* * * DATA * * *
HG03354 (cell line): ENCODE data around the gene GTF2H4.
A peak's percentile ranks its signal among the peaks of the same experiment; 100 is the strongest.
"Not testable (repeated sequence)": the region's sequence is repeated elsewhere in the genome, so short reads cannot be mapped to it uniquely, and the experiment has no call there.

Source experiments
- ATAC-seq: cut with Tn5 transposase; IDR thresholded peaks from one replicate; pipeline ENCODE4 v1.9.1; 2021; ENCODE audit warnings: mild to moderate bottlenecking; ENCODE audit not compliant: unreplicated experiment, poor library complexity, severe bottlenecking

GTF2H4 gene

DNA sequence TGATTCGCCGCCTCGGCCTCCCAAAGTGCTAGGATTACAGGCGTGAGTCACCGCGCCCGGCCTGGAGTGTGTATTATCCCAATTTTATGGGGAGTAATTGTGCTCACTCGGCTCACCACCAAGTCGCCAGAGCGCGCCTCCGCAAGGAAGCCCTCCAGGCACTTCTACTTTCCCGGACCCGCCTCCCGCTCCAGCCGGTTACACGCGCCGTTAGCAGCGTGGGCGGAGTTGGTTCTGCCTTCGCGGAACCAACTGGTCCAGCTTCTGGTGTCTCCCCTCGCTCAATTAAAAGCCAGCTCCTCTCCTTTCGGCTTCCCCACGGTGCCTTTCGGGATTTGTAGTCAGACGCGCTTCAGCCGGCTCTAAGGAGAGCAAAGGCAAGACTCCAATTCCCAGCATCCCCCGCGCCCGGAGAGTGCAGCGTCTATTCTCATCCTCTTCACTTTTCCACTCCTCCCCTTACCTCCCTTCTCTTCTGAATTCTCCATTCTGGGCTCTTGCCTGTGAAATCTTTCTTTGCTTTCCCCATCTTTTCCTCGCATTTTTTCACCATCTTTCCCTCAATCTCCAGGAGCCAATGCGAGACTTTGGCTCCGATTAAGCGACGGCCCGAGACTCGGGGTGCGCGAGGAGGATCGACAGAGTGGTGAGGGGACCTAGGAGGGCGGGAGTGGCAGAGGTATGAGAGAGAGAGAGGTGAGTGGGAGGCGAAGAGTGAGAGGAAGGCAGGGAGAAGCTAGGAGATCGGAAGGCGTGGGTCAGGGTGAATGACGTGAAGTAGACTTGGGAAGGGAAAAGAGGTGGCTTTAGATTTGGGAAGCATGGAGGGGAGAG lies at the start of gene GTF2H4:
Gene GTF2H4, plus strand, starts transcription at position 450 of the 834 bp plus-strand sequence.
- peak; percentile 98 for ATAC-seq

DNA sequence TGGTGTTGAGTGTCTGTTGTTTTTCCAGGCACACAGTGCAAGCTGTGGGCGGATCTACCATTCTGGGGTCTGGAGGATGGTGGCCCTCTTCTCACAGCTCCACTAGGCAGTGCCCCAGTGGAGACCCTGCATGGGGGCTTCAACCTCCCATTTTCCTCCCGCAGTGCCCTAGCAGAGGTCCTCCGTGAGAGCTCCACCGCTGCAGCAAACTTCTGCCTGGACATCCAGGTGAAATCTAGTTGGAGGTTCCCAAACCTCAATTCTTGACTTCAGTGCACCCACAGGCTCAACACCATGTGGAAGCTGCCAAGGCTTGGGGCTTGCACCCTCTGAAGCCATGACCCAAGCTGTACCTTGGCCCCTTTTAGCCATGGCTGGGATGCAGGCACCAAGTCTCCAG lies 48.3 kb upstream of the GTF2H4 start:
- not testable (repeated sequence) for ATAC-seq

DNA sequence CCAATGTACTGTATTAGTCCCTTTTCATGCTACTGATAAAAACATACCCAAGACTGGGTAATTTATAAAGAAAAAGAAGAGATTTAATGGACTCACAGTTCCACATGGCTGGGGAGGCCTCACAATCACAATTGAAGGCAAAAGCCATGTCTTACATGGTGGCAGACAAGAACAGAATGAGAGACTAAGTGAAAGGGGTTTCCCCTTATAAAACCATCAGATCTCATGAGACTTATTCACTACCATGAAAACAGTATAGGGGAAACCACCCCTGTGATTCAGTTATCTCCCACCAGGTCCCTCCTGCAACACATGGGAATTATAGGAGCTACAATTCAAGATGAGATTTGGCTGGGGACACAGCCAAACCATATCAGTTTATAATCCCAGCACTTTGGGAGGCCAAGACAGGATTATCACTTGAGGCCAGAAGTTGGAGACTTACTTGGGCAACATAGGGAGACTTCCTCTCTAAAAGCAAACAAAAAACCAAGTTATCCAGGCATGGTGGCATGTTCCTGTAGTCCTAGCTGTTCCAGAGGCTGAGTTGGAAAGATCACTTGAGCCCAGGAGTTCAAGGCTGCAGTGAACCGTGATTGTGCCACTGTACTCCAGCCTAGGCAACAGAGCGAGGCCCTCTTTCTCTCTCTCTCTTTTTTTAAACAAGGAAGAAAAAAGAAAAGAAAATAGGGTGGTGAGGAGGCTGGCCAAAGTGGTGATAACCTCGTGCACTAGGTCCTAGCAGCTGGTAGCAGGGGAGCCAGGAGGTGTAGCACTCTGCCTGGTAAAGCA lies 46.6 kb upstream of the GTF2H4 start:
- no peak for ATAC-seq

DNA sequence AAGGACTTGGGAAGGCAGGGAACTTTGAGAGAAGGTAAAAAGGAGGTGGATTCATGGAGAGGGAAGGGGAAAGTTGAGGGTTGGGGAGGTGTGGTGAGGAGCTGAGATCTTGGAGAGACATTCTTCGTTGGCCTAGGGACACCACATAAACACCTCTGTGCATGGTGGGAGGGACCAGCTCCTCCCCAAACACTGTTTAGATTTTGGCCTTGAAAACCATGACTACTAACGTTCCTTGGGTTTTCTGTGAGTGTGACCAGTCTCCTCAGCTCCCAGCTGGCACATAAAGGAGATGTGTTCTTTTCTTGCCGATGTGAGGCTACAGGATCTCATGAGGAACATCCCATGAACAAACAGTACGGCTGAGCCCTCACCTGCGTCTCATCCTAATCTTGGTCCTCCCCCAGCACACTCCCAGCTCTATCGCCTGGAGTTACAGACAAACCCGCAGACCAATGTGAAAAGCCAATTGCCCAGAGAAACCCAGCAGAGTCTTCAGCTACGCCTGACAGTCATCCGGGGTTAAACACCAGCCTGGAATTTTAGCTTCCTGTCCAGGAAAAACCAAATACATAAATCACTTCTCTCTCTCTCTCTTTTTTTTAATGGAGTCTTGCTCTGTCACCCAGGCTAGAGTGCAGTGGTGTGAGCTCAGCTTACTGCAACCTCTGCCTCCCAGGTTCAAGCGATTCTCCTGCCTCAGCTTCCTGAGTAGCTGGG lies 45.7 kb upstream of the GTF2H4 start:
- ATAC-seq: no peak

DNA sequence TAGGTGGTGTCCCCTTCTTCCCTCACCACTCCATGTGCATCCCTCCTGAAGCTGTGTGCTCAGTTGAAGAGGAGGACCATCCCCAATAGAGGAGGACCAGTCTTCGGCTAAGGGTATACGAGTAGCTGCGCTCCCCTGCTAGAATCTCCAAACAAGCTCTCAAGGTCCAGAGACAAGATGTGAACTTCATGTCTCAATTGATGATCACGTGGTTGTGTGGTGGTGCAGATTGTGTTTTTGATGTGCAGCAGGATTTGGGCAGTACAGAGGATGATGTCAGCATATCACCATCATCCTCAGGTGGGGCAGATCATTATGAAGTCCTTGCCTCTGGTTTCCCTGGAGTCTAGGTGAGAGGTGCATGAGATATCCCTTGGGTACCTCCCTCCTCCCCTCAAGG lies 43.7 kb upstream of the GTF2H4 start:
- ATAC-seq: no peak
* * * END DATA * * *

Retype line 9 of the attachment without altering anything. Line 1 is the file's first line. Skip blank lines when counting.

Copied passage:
- peak; percentile 98 for ATAC-seq